Simple bandwidth monitoring with BandwidthD

This is article is based on a RHEL/CentOS box.

BandwidthD

BandwidthD is a tiny 200Kb bandwidth monitoring service. So if you only need bandwidth statistics this is a really great choice.

EPEL

To get bandwidthD with the yum package manager you need to install the EPEL repo (this is for RHEL 6):

$ curl -O http://dl.fedoraproject.org/pub/epel/6/x86_64/epel-release-6-8.noarch.rpm
$ rpm -Uvh epel-release-6-8.noarch.rpm

If using RHEL 5 or 7, go and find the other repositories here:
http://dl.fedoraproject.org/pub/epel/

Install BandwidthD

$ yum install bandwidthd

This should be enough to install bandwidthd when EPEL is available.

Configure

Now you will have to choose what subnets you want to be monitored. Default is local IP addresses 10.0.0.0, 192.168.0.0, etc. I like to be specific, so lets say we have a range called 10.200.10.0/24, i would go with that specifically. You can write it both with /24 if it is a /24-range, or with the netmask 255.255.255.0. You will also have to tell bandwidthd what device you want monitored, in this case a bonded interface called bond0. Most times this would be eth0 or eth1. Check with ifconfig and tcpdump.

Open /etc/bandwidthd.conf with you prefered editor. In my case vim ($ vim /etc/bandwidthd.conf):

...
# Subnets to collect statistics on.  Traffic that
# matches none of these subnets will be ignored.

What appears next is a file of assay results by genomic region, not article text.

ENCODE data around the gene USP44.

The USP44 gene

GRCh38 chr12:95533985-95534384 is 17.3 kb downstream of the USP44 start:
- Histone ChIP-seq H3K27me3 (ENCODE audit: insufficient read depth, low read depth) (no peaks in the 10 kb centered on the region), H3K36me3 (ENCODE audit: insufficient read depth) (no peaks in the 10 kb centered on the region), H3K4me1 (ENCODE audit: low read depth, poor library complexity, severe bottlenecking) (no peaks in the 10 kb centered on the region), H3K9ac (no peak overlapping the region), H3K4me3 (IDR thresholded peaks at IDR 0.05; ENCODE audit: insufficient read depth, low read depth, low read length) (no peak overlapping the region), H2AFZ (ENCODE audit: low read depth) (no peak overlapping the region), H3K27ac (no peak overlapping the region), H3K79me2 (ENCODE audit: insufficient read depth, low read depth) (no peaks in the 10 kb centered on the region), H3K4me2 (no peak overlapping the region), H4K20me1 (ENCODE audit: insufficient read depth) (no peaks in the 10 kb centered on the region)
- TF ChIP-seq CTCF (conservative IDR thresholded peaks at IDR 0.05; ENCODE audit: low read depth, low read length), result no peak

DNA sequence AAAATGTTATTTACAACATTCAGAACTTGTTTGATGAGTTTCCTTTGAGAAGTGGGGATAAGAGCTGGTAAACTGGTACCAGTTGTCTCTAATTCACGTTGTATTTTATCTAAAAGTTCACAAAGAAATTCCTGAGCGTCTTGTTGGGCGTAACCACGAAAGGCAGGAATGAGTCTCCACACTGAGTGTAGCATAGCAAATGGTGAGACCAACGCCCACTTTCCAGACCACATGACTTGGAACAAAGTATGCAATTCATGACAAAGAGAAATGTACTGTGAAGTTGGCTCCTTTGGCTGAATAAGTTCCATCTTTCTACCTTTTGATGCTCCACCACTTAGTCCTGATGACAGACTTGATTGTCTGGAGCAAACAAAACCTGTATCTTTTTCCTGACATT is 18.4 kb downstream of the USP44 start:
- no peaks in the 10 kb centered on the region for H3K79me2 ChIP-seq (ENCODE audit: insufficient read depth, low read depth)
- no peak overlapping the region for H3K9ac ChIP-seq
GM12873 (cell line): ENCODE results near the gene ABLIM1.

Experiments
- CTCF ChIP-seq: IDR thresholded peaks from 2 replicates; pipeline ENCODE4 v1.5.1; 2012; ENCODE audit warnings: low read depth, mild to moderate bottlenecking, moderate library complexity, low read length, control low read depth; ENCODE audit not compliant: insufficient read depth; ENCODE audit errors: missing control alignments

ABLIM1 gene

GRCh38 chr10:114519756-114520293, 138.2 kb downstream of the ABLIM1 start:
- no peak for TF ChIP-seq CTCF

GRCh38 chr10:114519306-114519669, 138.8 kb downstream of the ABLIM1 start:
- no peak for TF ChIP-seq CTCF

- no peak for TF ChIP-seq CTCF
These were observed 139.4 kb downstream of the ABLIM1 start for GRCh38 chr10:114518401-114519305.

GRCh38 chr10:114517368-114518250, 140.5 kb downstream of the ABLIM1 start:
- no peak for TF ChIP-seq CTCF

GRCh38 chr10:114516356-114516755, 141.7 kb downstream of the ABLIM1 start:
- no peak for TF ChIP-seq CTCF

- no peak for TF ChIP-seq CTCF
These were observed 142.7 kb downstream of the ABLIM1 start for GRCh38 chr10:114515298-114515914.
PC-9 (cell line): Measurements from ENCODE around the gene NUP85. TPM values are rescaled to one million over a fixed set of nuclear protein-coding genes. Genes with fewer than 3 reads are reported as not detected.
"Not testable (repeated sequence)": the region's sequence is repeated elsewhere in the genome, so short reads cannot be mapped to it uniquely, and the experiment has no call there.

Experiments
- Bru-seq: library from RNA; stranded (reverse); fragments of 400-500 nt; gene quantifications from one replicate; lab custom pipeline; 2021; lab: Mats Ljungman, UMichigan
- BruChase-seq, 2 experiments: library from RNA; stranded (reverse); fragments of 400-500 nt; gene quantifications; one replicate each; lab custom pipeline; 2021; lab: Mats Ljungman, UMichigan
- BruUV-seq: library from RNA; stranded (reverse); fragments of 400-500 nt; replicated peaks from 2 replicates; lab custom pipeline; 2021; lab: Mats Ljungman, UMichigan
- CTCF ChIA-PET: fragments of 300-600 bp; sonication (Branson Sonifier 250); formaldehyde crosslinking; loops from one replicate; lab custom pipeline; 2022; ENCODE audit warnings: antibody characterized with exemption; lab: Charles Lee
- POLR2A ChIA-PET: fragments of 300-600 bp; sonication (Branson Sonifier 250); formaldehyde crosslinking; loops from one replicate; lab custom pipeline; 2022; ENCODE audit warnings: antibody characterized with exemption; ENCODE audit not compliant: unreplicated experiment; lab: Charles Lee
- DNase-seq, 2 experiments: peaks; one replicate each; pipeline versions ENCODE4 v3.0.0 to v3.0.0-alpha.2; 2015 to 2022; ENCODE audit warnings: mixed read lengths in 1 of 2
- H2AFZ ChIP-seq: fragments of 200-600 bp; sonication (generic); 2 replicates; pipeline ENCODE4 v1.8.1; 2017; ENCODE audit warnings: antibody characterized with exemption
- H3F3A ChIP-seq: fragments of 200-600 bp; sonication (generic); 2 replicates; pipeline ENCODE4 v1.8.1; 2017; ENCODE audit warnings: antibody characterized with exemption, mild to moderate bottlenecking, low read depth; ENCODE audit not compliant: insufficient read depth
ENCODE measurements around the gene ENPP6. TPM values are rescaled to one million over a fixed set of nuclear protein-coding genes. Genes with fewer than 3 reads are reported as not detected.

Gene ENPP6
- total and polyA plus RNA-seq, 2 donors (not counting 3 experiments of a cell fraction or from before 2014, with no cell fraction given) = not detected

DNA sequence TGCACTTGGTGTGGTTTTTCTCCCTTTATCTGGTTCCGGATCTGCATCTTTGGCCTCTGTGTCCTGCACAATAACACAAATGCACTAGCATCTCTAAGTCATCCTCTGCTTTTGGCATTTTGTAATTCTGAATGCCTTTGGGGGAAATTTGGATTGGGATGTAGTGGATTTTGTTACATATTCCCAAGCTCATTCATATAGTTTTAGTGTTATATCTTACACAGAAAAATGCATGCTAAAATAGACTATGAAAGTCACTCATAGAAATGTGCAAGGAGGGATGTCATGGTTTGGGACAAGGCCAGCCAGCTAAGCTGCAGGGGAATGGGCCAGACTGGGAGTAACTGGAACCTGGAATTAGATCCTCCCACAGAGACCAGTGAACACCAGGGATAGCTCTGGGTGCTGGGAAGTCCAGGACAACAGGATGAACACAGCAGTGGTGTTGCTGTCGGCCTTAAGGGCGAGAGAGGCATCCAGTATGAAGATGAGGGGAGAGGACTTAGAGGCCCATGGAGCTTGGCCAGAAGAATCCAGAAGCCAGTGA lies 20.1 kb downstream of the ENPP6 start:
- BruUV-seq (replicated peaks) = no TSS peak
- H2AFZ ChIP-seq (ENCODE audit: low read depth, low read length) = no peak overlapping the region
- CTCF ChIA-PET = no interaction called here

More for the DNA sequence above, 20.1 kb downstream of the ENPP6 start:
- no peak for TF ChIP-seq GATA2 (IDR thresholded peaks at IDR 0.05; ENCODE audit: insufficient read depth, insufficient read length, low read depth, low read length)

# Syntax is either IP Subnet Mask or CIDR
subnet 10.200.10.0/24
# subnet 10.200.10.0 255.255.255.0

# Device to listen on
# Bandwidthd listens on the first device it detects
# by default.  Run "bandwidthd -l" for a list of
# devices.
dev "bond0"
...

Enable cdf to save the monitored bandwidth data (this is set to false by default):

...
#Log data to cdf file htdocs/log.cdf
output_cdf true

#Read back the cdf file on startup
recover_cdf true
...

Symlink http data

On RHEL you will find that bandwidthd has placed the http data in /var/www/bandwidthd. Symlink this path to the path of your document root, if it is located somewhere else, like /var/www/html. Then i would do:

$ ln -s /var/www/bandwidthd /var/www/html/bandwidthd

Ready to browse

Now you should be ready to start bandwidthd:

$ /etc/init.d/bandwidthd start

Browse your URL with bandwidthd connected to it. After a few minutes you should see a simple interface with statistics like this:

Have fun.

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